• Earlier in the tournament, Raftery had worked with Fox’ Tim Brando who seamlessly led his partner into basketball related subjects of all sorts. Simply put, the Brando-Raftery team excelled. Johnson brings down the duo’s grade.  Johnson-Raftery B+


Fraschilla in St. John’s days. He left the Storm in 1998

Big 12 Tournament

Kansas vs. Oklahoma

Kansas beat Oklahoma 69-62 in a close game

ESPN: Announcers, Bob Wischusen and Fran Fraschilla

While both games were clearly one-sided early, Kansas took a 20 point lead into the locker room at halftime, Oklahoma made a furious comeback, even cutting the deficit down to three. But each time Oklahoma inched closer, Kansas hit a critical shot to extend the lead and eek out with the win.

  • Fraschilla and Wischusen set the scene early, naming the players unable to play and what impact it would have on the game. Kansas was without its big man, David McCormack. Fraschilla projected  that with McCormack out the Jayhawks will go small and would mostly have all five players stretch the floor. They would not use a post. This was indeed the case throughout the game. With eight guards, one small forward, and a center on the court, Fraschilla said the matchup reminds him of playing in the park, with the lack of big men. Fraschilla used the park as an analogy instead of the “YMCA” because “those guys play soft”, prompting Wischusen to comeback with, “Welcome to my world!”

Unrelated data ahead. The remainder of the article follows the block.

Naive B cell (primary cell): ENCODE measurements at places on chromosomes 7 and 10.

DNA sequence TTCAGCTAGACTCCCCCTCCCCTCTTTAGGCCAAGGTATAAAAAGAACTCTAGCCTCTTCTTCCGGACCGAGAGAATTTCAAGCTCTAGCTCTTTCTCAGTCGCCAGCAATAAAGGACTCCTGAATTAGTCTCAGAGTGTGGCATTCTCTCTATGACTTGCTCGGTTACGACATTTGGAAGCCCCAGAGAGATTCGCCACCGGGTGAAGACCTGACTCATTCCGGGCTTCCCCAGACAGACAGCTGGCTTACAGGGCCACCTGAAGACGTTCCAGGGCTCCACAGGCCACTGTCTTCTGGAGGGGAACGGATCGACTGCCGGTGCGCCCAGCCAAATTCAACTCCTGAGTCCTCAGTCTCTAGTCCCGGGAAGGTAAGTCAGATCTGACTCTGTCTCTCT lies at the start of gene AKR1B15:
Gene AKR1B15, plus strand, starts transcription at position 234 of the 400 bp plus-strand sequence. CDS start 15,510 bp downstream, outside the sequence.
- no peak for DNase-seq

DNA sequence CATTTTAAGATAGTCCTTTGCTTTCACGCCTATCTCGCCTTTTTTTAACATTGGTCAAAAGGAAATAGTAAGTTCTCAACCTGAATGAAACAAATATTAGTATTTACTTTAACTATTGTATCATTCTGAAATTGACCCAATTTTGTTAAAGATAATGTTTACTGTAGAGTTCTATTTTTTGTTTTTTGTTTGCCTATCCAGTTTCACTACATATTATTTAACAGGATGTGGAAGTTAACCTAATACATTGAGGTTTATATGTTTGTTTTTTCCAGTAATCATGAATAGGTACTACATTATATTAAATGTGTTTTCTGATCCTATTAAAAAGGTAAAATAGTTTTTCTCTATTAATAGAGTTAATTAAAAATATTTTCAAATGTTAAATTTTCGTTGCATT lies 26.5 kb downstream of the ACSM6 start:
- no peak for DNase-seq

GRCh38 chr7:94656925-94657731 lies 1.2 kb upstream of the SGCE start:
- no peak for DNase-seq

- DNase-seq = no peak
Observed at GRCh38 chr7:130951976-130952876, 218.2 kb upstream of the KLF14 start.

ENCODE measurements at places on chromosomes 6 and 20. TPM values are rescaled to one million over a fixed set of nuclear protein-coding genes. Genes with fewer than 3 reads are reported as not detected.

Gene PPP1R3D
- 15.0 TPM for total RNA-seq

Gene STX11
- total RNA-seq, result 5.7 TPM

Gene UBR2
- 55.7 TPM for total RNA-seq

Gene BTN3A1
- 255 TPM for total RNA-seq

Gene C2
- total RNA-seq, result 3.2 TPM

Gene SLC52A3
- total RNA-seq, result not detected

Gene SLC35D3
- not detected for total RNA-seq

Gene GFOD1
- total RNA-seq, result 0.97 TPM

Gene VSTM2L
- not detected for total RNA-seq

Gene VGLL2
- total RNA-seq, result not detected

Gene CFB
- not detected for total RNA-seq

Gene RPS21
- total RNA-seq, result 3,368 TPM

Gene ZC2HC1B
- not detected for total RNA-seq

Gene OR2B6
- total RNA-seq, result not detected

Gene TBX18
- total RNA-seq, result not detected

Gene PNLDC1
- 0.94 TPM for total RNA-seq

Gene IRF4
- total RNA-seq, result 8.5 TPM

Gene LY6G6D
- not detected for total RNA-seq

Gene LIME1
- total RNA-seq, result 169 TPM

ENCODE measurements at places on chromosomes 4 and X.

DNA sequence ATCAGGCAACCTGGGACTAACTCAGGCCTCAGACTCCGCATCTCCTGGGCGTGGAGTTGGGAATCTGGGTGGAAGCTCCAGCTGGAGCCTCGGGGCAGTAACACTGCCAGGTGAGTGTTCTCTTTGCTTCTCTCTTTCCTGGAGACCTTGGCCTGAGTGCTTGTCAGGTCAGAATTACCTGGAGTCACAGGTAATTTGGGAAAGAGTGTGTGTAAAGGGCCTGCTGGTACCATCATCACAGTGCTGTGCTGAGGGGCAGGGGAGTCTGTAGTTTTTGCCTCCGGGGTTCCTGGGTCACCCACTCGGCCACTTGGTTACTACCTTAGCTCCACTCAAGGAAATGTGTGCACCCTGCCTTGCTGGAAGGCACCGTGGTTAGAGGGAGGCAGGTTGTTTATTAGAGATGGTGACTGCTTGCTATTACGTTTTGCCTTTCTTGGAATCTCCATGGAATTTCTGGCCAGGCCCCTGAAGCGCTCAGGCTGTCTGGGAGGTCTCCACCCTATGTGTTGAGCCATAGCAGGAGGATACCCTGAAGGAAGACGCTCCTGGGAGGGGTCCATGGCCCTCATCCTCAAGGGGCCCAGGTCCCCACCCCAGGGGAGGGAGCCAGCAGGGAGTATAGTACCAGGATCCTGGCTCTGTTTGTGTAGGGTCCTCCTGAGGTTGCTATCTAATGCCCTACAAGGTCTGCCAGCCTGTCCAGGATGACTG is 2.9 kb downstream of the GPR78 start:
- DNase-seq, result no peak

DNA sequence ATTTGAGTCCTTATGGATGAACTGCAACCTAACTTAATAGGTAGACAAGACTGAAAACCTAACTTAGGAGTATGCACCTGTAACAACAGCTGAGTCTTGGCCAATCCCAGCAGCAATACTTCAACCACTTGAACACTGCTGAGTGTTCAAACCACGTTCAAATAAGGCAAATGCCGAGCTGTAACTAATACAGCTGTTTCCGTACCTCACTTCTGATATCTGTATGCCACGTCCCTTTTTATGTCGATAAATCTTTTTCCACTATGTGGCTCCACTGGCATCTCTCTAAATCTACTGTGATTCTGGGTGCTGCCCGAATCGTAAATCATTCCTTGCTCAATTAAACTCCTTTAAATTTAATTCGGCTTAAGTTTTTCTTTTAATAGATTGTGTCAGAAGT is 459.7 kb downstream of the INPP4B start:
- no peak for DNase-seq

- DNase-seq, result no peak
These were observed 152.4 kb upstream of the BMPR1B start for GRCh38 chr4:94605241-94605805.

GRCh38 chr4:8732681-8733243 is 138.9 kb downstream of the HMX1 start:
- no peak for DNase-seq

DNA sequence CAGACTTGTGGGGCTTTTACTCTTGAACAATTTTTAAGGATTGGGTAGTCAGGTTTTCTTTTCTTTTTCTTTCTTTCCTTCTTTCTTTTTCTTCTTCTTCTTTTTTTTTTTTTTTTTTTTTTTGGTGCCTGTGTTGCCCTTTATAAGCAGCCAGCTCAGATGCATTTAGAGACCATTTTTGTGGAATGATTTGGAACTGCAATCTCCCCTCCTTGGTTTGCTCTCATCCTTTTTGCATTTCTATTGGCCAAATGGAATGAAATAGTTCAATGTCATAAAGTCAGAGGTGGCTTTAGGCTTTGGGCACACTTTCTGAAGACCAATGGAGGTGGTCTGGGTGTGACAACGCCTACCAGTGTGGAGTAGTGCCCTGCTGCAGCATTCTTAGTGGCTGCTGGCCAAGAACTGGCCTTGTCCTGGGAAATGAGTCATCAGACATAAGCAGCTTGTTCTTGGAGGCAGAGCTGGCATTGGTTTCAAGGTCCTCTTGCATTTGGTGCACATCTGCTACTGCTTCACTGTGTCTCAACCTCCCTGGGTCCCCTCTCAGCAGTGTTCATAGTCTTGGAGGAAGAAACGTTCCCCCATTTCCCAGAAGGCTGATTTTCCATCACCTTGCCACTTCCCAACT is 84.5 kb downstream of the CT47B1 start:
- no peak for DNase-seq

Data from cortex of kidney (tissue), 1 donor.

• The former New Mexico and St. John’s coach, Fraschilla, did a terrific job explaining why some plays work and others don’t. He loved the play Oklahoma ran a couple times in the second half, where it ran a pick-n-roll on one side of the court. The Sooners didn’t have a shooter in the corner as Creighton did in the other game. Instead it ran a two-on-two play. Fraschilla loved it because doing so isn’t complex. There is no one to cover the screener from picking and popping or rolling to the rim.
  • Fraschilla also provided insight nicely  into how Kansas can better double team Oklahoma’s center Brady Manek. He said Manek is a great passer and will find the open man even if doubled. So if the Jayhawks decide to double Manek, they better do it early and go body to body with their teammates.
  • Wischusen did a good job in his role, adding nuggets about players and the two teams. He reviewed how Kansas won eleven Big 12 conference titles, the most in league history and Oklahoma has won three, their last in 2003. He also mentioned how no Texas team has won a conference championship in the Big 12. When the first half was turning into a blowout, Wischusen brought up some points about the Big 12 to keep the viewers engaged. He mentioned how the national consensus is that there will be seven teams from the Big 12 to make the tournament and all will have good seeds, with the worst being a seven seed.
  • Wischusen and Fraschilla get an A for their effort.
Brian Seitz

Brian Seitz is a student at Arizona State University's Cronkite School of Journalism and hopes to pursue a career as a sportswriter.